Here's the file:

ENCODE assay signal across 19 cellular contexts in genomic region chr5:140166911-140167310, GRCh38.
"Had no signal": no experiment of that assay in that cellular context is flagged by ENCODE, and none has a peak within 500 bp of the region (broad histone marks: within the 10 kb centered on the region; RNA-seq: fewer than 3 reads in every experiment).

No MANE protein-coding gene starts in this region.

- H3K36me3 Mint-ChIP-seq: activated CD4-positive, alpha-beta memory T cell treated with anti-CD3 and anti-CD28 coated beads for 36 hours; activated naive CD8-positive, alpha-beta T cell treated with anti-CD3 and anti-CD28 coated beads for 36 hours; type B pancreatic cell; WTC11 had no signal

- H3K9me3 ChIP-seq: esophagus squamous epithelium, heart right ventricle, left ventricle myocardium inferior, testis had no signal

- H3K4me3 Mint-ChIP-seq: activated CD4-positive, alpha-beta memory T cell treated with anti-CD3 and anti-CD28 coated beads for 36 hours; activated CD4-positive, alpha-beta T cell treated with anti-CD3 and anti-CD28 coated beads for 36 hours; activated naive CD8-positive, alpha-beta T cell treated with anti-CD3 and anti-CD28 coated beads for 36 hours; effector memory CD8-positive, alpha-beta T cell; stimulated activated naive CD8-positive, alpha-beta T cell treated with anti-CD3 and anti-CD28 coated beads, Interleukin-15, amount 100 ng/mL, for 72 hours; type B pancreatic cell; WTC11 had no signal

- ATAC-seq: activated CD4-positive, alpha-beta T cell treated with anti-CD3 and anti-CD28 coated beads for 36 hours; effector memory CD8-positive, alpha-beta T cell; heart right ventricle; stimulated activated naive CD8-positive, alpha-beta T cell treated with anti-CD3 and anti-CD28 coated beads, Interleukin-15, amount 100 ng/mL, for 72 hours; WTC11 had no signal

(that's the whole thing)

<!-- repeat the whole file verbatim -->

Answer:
ENCODE assay signal across 19 cellular contexts in genomic region chr5:140166911-140167310, GRCh38.
"Had no signal": no experiment of that assay in that cellular context is flagged by ENCODE, and none has a peak within 500 bp of the region (broad histone marks: within the 10 kb centered on the region; RNA-seq: fewer than 3 reads in every experiment).

No MANE protein-coding gene starts in this region.

- H3K36me3 Mint-ChIP-seq: activated CD4-positive, alpha-beta memory T cell treated with anti-CD3 and anti-CD28 coated beads for 36 hours; activated naive CD8-positive, alpha-beta T cell treated with anti-CD3 and anti-CD28 coated beads for 36 hours; type B pancreatic cell; WTC11 had no signal

- H3K9me3 ChIP-seq: esophagus squamous epithelium, heart right ventricle, left ventricle myocardium inferior, testis had no signal

- H3K4me3 Mint-ChIP-seq: activated CD4-positive, alpha-beta memory T cell treated with anti-CD3 and anti-CD28 coated beads for 36 hours; activated CD4-positive, alpha-beta T cell treated with anti-CD3 and anti-CD28 coated beads for 36 hours; activated naive CD8-positive, alpha-beta T cell treated with anti-CD3 and anti-CD28 coated beads for 36 hours; effector memory CD8-positive, alpha-beta T cell; stimulated activated naive CD8-positive, alpha-beta T cell treated with anti-CD3 and anti-CD28 coated beads, Interleukin-15, amount 100 ng/mL, for 72 hours; type B pancreatic cell; WTC11 had no signal

- ATAC-seq: activated CD4-positive, alpha-beta T cell treated with anti-CD3 and anti-CD28 coated beads for 36 hours; effector memory CD8-positive, alpha-beta T cell; heart right ventricle; stimulated activated naive CD8-positive, alpha-beta T cell treated with anti-CD3 and anti-CD28 coated beads, Interleukin-15, amount 100 ng/mL, for 72 hours; WTC11 had no signal